Birmingham’s Artwalk Turns 10 This Weekend

When Birmingham’s Artwalk began 10 years ago to draw people to the downtown Loft District and celebrate art there, there wasn’t a whole lot of “there” there. What a difference a decade makes.

Ten years ago, there was no Steele Lounge, no Wine Loft, no Matthews Bar and Grill on First Avenue North, and certainly no Metro Bistro, Pale Eddie’s Pour House, no What’s On Second?, on Second Avenue North.

You literally had to draw a picture – I mean, like, architectural drawings – to make people see the potential for urban living in long-vacant downtown buildings. Visionary developers believed Birmingham was ripe for the types of loft conversions that trendy cities were already doing in their old downtown buildings. There were relatively few lofts 10 years ago – a couple of buildings around 22nd Street North, along First Avenue, on Morris Avenue and some smaller, tucked away places that most people assumed were empty.

But a decade ago, there was Veronique Vanblaere and her little artsy store, Naked Art, on First Avenue North on the ground floor of one of those vacant buildings. She had the cool idea of using art and the novelty of the existing lofts as a self-marketing tool to get folks to see and celebrate Downtown Birmingham – and make few sales of art and real estate as well. Thus began Birmingham’s Artwalk.

Each year Artwalk grew, even without Vanblaere as its chief cheerleader and organizer. Artwalk became an official entity, with its own board of directors and executive director. This group of progressive young professionals created a budget, found sponsors and rallied a troop of committed volunteers for the event.  They envisioned, planned and executed the annual street arts fair on a shoestring budget.

Every year, they worked out the kinks to make the next year better.  Organized volunteers showed up to set up tents for vendors, stages for musicians, and exhibit spaces for artists in those few loft buildings,  businesses and some still-vacant venues in the Loft District over the years.

Every year for 10 years, Artwalk came. And so did the crowd of art lovers who came to peruse and buy art. Others came to soak up the urban-living atmosphere and just hang out with friends for a good time. Even in these lean economic times, these organizers continued to make Artwalk a must-do annual arts event, on the first weekend after Labor Day.

And now, thanks to those organizers and their generous sponsors, Birmingham’s Artwalk returns in 2011 for its 10th year.

Some of those formerly vacant art exhibit spaces are now lofts. I remember in 2005 when developers were converting the “Spice Building” (officially known as the A.C. Legg Spice Company). “What about those spicy smells? Would people be willing to risk spending up to $175,000 for one of the spaces?” people wondered. The A.C. Legg Lofts were among the newer lofts constructed on First Avenue North five years ago. The folks who bought then are smiling very broadly these days.

In fact, the Spice building was at the beginning of what I called “the loft explosion” in 2005. But, due to the housing market collapse, it was more like the loft soft expansion.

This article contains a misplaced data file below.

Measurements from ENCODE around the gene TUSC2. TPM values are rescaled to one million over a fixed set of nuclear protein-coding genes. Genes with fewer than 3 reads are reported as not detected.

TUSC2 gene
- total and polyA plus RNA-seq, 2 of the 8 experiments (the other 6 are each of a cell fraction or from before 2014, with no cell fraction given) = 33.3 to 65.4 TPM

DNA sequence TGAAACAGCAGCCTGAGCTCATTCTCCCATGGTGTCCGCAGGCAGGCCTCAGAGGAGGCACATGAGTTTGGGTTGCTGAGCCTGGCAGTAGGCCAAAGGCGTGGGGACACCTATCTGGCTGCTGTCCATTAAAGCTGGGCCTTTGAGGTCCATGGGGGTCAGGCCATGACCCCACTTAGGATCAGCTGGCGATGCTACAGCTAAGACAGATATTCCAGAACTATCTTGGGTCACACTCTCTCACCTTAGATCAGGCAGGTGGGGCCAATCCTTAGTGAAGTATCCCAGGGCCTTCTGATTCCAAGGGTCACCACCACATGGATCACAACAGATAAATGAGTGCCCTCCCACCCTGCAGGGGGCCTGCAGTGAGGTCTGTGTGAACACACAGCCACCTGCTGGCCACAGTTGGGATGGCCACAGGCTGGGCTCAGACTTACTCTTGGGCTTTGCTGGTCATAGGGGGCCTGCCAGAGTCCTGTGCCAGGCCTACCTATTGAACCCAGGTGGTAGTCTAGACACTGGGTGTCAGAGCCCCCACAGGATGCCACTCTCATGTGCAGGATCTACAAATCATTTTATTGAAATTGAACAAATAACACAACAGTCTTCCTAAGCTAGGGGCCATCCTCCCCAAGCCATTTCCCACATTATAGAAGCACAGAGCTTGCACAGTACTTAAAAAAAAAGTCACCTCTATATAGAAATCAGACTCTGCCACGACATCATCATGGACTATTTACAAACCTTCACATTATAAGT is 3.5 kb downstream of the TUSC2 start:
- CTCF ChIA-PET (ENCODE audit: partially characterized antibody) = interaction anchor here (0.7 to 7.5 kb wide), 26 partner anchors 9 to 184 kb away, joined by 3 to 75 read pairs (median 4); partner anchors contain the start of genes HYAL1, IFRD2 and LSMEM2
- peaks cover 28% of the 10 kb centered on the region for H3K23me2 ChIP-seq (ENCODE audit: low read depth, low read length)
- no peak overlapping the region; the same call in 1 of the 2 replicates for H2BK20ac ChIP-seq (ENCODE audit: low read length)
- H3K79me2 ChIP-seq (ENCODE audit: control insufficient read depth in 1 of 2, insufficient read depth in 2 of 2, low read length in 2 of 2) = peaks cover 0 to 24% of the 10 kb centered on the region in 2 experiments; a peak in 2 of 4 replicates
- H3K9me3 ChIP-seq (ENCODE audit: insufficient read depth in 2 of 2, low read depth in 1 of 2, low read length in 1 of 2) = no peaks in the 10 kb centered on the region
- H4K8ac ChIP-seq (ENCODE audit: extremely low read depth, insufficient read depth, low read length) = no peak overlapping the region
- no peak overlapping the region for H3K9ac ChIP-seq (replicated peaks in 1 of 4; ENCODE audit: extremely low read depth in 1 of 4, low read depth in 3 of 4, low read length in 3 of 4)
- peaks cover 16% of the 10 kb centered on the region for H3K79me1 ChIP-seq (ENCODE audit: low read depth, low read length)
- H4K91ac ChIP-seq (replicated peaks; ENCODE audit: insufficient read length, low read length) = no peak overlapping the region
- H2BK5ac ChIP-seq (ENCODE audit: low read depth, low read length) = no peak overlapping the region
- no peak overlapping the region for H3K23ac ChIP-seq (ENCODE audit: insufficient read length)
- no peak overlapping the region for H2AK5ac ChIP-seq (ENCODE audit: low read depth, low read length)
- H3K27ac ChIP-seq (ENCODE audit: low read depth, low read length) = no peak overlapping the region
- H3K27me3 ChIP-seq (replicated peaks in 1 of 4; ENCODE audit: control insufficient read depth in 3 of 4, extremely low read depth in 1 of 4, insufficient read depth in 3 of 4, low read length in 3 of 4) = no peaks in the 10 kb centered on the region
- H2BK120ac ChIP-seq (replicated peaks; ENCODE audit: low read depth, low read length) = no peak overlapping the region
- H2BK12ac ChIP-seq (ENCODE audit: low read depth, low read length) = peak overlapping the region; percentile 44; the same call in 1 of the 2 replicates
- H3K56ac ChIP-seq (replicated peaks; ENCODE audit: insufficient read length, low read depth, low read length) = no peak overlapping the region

First Avenue North and Morris were supposed to be the center of the Loft District. But market dictates put the district’s main street on Second Avenue North, thanks in part to architect Jeremy Erdreich’s retrofit of a corner building that he turned into lease-to-own office space. New businesses moved into the area, including the Urban Standard and Rogue Tavern eateries, Faith Skate Supply and Charm jewelry store, adding to existing businesses such as the Waldrep Stewart and Kendrick law firm (it was Whatley and Drake before that), Travel Scene Tours and the Space One Eleven gallery and studio.

So Second Avenue is now where you will find most of the Artwalk action, in addition to Morris Avenue (see the site map here).

More than 125 local and regional artists – painters, photographers, sculptors, jewelry designers, potters and others – will set up their wares in more than 40 businesses and lofts, starting today and Saturday. Artwalk will also continue highlighting local musicians and performance artists in not one, but now two locations along Morris Avenue.

But the biggest news of all? The after-party at Sloss Furnaces National Historic Landmark, which was exclusively for volunteers as a thank-you for their tireless work, will be open to the public. For a $5 admission fee and the purchase of food and libations that support Artwalk and the historic venue, you too can party like a rock star, as I did one year. My legs are sore just thinking about all the dancing I did a few years back. And yes, I did help get the party started! (Once DJ Coco started with the Michael Jackson mixes, it was on!)

Artwalk features good local music, great art in funky urban spaces, a creative spot for the children in the KidZone, and plenty of businesses waiting to serve families and adults later in the evening – what’s there not to love about one of the best things going in Birmingham?

We truly have a great community event in Birmingham’s Artwalk, one that the region’s diverse citizenry and out-of-town visitors can all enjoy equally. Here’s wishing – and working – for another decade of Artwalk.


See more of what’s happening at Artwalk 2011 here on this message flier here,, or visit the full website here.

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